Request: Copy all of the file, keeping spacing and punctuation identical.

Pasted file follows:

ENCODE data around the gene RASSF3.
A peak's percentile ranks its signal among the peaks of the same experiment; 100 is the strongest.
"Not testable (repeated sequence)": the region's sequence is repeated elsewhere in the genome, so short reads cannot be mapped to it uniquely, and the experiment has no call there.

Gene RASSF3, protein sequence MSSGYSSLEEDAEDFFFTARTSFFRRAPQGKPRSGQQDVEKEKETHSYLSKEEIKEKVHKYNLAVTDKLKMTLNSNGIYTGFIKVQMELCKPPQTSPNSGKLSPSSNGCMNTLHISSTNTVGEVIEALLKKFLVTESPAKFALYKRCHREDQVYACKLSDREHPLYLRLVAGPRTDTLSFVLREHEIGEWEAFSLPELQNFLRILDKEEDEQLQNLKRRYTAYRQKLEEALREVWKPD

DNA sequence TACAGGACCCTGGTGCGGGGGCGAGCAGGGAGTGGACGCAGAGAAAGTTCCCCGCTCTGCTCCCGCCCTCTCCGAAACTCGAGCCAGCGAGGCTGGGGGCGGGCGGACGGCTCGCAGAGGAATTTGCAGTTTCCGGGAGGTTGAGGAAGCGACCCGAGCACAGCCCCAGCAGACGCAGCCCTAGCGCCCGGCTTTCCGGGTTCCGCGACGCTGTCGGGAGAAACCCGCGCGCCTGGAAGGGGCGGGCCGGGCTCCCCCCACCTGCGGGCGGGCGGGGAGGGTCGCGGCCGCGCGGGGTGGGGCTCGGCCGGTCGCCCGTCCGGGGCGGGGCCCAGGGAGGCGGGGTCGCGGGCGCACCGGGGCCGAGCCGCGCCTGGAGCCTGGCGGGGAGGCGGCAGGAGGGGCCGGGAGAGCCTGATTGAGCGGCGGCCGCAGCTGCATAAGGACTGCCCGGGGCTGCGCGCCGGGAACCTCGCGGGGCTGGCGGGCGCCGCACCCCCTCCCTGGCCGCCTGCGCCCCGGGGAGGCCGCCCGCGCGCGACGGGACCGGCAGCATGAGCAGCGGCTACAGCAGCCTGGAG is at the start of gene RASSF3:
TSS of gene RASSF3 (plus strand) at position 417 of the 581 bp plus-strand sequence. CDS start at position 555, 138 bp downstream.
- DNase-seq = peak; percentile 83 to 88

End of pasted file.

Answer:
ENCODE data around the gene RASSF3.
A peak's percentile ranks its signal among the peaks of the same experiment; 100 is the strongest.
"Not testable (repeated sequence)": the region's sequence is repeated elsewhere in the genome, so short reads cannot be mapped to it uniquely, and the experiment has no call there.

Gene RASSF3, protein sequence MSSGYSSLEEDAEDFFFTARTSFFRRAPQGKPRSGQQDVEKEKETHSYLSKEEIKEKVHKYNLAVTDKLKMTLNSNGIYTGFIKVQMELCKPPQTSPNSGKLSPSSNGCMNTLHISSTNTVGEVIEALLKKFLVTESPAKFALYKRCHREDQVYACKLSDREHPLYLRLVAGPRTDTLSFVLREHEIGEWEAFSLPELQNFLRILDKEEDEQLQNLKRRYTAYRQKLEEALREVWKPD

DNA sequence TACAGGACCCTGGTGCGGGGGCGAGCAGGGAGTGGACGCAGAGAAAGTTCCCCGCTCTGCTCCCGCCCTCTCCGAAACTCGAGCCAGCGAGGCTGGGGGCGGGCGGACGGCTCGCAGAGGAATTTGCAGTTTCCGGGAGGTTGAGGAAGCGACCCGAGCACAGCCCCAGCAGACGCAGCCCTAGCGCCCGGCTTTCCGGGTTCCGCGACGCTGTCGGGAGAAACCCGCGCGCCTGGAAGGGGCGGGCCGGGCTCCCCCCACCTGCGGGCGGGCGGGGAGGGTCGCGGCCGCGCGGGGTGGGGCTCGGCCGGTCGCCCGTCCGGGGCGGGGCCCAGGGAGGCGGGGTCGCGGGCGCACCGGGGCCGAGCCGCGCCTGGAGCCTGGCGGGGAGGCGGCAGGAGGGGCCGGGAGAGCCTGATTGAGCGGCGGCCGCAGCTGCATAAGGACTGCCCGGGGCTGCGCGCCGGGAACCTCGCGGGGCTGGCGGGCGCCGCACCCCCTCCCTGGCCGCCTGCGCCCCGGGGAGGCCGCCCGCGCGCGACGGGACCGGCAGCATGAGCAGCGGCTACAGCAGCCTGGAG is at the start of gene RASSF3:
TSS of gene RASSF3 (plus strand) at position 417 of the 581 bp plus-strand sequence. CDS start at position 555, 138 bp downstream.
- DNase-seq = peak; percentile 83 to 88